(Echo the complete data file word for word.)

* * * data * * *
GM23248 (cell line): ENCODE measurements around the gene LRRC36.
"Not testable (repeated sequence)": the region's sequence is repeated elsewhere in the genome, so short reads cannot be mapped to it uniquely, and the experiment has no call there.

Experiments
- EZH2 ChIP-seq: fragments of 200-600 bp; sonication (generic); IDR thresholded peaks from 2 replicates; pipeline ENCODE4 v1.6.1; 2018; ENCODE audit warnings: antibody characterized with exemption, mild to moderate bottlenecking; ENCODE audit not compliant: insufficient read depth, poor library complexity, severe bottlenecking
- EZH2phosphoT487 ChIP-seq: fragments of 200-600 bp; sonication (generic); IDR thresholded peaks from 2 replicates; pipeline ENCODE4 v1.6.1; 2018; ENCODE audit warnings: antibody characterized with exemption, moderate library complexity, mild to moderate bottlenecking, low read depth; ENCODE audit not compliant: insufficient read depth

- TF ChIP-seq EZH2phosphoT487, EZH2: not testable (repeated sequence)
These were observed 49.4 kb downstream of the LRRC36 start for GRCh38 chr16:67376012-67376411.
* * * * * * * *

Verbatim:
GM23248 (cell line): ENCODE measurements around the gene LRRC36.
"Not testable (repeated sequence)": the region's sequence is repeated elsewhere in the genome, so short reads cannot be mapped to it uniquely, and the experiment has no call there.

Experiments
- EZH2 ChIP-seq: fragments of 200-600 bp; sonication (generic); IDR thresholded peaks from 2 replicates; pipeline ENCODE4 v1.6.1; 2018; ENCODE audit warnings: antibody characterized with exemption, mild to moderate bottlenecking; ENCODE audit not compliant: insufficient read depth, poor library complexity, severe bottlenecking
- EZH2phosphoT487 ChIP-seq: fragments of 200-600 bp; sonication (generic); IDR thresholded peaks from 2 replicates; pipeline ENCODE4 v1.6.1; 2018; ENCODE audit warnings: antibody characterized with exemption, moderate library complexity, mild to moderate bottlenecking, low read depth; ENCODE audit not compliant: insufficient read depth

- TF ChIP-seq EZH2phosphoT487, EZH2: not testable (repeated sequence)
These were observed 49.4 kb downstream of the LRRC36 start for GRCh38 chr16:67376012-67376411.